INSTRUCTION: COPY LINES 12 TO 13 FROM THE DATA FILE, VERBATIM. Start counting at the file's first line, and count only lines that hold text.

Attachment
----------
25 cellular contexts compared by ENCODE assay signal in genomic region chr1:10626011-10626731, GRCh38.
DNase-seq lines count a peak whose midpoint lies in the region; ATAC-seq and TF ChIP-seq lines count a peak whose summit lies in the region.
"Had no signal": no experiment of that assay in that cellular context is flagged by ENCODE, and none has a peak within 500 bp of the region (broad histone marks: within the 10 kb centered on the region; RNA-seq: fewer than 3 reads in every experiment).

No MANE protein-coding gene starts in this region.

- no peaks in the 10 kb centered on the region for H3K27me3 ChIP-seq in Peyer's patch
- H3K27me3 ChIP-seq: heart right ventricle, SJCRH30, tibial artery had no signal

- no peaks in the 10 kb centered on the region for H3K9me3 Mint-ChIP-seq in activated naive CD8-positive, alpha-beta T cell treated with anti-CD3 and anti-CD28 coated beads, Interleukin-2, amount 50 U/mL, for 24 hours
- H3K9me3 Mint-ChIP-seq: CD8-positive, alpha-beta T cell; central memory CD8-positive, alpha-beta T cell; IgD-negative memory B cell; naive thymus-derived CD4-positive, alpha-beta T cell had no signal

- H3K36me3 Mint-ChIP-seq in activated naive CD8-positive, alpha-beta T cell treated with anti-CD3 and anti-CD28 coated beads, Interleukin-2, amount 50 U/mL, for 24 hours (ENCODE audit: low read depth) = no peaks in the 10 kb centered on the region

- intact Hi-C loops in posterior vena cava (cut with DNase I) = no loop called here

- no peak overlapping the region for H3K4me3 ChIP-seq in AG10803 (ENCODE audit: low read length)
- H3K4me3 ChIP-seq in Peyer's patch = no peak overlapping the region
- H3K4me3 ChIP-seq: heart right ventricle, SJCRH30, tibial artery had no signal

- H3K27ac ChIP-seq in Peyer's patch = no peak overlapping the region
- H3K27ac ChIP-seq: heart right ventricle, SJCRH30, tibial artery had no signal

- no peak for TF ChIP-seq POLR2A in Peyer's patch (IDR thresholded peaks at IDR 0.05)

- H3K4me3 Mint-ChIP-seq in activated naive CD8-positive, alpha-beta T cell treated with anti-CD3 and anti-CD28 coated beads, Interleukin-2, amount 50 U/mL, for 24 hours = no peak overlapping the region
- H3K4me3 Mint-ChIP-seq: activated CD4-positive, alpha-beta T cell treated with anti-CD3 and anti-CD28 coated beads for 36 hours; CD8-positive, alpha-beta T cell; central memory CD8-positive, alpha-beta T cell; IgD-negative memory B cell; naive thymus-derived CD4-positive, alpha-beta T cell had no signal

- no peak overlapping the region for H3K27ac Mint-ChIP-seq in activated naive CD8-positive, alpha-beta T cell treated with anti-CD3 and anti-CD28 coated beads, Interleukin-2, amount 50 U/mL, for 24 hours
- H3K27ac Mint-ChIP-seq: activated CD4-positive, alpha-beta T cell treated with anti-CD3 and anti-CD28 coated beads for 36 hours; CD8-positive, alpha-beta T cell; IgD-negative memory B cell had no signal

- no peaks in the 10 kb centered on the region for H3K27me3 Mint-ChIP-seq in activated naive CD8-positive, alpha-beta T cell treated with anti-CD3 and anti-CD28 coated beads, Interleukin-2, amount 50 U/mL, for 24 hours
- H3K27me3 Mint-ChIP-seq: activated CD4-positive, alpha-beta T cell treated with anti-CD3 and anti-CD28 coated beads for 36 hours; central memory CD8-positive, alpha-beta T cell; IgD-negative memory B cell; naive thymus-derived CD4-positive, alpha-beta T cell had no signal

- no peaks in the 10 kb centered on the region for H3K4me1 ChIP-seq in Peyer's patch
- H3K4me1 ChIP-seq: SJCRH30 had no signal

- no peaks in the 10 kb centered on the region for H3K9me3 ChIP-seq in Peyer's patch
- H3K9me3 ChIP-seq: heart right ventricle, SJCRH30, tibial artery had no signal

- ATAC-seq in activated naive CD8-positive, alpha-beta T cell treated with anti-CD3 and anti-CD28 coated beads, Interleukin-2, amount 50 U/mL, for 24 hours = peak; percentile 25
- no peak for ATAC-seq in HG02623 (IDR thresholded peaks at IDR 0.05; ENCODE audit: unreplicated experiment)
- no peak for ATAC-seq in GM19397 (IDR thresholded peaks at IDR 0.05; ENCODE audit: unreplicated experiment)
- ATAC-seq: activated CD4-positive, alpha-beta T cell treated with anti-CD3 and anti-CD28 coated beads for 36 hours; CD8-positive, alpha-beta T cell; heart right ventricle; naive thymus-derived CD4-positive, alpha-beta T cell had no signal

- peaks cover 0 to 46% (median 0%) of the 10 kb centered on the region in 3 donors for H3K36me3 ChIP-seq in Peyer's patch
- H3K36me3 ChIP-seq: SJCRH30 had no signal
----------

- H3K4me3 ChIP-seq in Peyer's patch = no peak overlapping the region
- H3K4me3 ChIP-seq: heart right ventricle, SJCRH30, tibial artery had no signal